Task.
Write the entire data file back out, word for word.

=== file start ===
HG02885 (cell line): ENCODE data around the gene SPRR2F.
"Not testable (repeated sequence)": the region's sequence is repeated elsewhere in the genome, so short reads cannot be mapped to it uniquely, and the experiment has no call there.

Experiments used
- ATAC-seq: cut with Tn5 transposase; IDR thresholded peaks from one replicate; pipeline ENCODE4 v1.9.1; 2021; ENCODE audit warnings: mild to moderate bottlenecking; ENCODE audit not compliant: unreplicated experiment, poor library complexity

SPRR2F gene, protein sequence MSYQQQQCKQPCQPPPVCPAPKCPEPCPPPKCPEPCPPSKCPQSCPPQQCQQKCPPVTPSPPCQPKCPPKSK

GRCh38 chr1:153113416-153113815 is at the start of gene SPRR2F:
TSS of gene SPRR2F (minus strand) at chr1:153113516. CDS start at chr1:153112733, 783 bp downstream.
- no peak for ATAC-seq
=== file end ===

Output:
HG02885 (cell line): ENCODE data around the gene SPRR2F.
"Not testable (repeated sequence)": the region's sequence is repeated elsewhere in the genome, so short reads cannot be mapped to it uniquely, and the experiment has no call there.

Experiments used
- ATAC-seq: cut with Tn5 transposase; IDR thresholded peaks from one replicate; pipeline ENCODE4 v1.9.1; 2021; ENCODE audit warnings: mild to moderate bottlenecking; ENCODE audit not compliant: unreplicated experiment, poor library complexity

SPRR2F gene, protein sequence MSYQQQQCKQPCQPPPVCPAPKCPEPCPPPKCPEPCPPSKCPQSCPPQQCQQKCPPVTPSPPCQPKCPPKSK

GRCh38 chr1:153113416-153113815 is at the start of gene SPRR2F:
TSS of gene SPRR2F (minus strand) at chr1:153113516. CDS start at chr1:153112733, 783 bp downstream.
- no peak for ATAC-seq